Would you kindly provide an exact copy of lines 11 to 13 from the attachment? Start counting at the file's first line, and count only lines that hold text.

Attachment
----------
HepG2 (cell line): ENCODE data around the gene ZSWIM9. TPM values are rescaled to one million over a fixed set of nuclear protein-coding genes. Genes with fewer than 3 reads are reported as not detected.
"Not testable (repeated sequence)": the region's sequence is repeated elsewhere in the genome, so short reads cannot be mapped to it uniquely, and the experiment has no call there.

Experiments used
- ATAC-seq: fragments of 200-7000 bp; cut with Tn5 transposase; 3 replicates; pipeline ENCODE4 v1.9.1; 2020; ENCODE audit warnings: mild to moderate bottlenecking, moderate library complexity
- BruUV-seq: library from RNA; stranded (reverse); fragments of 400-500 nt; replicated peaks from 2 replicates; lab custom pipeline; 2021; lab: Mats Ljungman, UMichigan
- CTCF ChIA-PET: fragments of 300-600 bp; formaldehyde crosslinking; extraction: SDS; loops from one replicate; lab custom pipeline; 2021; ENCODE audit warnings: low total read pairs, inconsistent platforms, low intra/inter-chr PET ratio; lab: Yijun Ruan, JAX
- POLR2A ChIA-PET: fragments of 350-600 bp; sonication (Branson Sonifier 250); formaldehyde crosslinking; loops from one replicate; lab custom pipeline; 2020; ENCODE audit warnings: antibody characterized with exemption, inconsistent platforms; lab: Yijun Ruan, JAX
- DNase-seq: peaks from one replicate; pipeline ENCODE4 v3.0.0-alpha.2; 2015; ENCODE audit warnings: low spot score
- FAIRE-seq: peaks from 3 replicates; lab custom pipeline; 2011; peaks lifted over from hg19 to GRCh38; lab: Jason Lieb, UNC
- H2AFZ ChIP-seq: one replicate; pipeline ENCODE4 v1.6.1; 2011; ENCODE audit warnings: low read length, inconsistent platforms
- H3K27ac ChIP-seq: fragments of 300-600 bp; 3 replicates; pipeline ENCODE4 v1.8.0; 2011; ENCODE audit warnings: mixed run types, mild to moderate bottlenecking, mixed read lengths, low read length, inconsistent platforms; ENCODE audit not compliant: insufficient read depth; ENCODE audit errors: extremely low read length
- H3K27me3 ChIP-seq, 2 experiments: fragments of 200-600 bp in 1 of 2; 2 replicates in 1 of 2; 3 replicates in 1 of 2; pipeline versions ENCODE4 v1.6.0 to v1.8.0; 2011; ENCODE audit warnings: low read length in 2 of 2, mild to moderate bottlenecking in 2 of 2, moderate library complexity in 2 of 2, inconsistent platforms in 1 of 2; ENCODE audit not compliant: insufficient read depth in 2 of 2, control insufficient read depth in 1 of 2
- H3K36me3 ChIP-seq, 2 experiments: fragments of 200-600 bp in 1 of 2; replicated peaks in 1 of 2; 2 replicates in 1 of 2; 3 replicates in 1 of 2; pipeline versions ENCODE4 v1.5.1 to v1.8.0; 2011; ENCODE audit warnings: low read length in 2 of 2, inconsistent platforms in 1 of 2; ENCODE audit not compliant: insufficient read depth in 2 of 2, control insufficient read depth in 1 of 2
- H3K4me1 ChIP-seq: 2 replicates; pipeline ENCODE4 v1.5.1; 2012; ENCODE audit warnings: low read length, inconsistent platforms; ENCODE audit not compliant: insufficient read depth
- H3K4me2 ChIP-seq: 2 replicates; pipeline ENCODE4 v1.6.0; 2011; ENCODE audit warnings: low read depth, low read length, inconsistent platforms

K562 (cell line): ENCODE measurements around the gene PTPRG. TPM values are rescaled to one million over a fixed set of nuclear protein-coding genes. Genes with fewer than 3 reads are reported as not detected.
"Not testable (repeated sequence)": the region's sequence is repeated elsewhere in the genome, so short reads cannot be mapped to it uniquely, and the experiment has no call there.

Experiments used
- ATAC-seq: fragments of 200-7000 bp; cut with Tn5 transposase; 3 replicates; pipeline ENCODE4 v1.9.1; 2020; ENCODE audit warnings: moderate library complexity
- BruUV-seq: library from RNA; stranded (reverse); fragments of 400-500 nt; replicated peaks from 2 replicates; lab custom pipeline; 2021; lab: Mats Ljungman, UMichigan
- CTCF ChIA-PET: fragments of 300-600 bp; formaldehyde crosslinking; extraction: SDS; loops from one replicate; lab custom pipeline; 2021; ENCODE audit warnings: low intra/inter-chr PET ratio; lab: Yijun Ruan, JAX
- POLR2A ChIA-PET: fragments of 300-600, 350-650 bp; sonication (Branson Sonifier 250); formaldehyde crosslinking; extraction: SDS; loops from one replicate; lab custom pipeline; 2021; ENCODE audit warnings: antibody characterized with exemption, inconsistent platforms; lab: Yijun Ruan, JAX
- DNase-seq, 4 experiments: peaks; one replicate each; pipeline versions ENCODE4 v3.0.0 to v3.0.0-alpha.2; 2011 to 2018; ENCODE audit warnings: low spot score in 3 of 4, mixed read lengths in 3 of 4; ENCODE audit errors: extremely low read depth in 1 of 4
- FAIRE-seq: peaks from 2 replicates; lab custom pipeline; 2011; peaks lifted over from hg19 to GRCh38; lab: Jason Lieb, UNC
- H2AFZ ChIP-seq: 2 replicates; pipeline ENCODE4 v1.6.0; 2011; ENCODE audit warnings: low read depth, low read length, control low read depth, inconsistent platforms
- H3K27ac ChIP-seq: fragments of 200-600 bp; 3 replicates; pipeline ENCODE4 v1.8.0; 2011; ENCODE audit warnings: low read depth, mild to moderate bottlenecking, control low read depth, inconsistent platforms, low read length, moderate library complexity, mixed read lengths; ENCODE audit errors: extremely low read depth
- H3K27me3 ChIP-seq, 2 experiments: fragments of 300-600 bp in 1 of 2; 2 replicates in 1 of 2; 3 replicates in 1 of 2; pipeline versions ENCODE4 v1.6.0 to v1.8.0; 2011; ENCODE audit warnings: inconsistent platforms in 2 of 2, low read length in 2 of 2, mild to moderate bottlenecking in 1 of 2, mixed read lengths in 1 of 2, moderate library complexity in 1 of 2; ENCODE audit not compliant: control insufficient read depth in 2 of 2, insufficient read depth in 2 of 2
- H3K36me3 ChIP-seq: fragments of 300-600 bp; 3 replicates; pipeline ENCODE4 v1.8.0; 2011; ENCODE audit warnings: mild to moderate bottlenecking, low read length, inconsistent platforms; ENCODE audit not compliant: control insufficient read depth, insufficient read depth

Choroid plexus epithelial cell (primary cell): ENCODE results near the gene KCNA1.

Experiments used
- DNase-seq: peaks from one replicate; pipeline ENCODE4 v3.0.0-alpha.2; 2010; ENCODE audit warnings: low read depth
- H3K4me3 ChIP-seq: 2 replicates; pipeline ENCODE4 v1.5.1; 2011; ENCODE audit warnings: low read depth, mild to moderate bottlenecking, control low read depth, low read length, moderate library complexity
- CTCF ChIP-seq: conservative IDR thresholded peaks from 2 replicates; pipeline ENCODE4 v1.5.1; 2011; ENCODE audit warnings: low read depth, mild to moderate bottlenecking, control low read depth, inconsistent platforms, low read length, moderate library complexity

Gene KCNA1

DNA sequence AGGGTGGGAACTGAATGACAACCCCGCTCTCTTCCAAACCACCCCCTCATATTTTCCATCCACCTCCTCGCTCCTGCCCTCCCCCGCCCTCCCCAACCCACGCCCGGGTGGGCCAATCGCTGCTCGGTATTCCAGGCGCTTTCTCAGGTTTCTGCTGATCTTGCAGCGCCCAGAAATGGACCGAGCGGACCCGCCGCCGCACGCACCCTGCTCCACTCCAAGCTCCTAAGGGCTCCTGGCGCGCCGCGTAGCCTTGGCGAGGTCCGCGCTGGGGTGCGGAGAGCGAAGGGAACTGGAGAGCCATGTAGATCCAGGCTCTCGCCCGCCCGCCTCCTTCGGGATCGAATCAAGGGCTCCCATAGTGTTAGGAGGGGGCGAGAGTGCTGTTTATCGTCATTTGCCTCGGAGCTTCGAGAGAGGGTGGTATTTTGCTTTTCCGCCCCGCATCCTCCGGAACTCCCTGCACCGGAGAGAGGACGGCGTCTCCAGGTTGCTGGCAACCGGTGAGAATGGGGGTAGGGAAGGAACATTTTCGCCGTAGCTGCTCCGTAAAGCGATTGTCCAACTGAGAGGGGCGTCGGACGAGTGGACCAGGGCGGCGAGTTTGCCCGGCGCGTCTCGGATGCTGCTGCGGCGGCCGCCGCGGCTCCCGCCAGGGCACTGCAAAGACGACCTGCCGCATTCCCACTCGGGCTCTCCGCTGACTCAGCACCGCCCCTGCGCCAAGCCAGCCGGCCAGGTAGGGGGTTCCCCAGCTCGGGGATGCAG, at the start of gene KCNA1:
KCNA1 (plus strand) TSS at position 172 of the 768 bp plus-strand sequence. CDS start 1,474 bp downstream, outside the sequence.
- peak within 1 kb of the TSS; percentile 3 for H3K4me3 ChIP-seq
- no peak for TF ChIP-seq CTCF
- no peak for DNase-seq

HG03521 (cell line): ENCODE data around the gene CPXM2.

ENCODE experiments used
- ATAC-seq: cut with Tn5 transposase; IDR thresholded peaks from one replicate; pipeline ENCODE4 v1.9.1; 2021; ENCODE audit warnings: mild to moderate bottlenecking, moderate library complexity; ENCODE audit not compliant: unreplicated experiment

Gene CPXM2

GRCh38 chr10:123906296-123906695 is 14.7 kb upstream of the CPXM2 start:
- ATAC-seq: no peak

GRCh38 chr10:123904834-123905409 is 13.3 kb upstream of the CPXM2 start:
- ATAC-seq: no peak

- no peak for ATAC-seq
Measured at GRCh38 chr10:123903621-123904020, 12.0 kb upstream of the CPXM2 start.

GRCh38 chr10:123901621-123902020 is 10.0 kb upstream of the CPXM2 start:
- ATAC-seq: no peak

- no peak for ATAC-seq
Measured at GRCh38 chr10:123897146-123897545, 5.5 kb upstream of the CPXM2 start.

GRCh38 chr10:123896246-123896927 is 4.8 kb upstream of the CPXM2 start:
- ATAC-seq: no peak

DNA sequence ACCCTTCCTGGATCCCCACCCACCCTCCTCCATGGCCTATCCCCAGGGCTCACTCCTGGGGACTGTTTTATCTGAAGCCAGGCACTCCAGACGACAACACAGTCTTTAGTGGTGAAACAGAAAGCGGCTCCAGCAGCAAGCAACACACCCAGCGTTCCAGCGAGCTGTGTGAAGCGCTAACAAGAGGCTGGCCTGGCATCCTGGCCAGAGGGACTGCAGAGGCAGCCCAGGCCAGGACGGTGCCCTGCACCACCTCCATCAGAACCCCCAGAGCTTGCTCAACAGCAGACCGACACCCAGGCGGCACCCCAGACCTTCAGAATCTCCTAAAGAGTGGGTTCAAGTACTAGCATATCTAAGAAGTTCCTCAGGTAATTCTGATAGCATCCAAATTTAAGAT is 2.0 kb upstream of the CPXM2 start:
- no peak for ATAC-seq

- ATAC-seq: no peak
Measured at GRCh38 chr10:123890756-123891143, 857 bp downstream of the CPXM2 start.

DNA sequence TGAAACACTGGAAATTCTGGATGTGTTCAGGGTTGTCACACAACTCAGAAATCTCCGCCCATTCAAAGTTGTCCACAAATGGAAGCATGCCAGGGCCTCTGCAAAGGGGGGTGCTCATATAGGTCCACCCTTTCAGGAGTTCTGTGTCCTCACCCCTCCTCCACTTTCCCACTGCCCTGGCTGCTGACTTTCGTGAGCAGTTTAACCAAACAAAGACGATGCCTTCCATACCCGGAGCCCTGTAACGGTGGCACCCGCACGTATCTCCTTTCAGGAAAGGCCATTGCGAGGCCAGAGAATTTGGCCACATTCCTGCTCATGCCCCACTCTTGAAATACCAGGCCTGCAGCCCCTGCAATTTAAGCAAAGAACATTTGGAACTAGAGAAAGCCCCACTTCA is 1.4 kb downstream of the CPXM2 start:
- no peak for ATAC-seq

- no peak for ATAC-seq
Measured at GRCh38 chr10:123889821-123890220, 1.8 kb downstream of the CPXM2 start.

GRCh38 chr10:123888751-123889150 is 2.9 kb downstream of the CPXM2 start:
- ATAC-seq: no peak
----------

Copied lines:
- H3K27ac ChIP-seq: fragments of 300-600 bp; 3 replicates; pipeline ENCODE4 v1.8.0; 2011; ENCODE audit warnings: mixed run types, mild to moderate bottlenecking, mixed read lengths, low read length, inconsistent platforms; ENCODE audit not compliant: insufficient read depth; ENCODE audit errors: extremely low read length
- H3K27me3 ChIP-seq, 2 experiments: fragments of 200-600 bp in 1 of 2; 2 replicates in 1 of 2; 3 replicates in 1 of 2; pipeline versions ENCODE4 v1.6.0 to v1.8.0; 2011; ENCODE audit warnings: low read length in 2 of 2, mild to moderate bottlenecking in 2 of 2, moderate library complexity in 2 of 2, inconsistent platforms in 1 of 2; ENCODE audit not compliant: insufficient read depth in 2 of 2, control insufficient read depth in 1 of 2
- H3K36me3 ChIP-seq, 2 experiments: fragments of 200-600 bp in 1 of 2; replicated peaks in 1 of 2; 2 replicates in 1 of 2; 3 replicates in 1 of 2; pipeline versions ENCODE4 v1.5.1 to v1.8.0; 2011; ENCODE audit warnings: low read length in 2 of 2, inconsistent platforms in 1 of 2; ENCODE audit not compliant: insufficient read depth in 2 of 2, control insufficient read depth in 1 of 2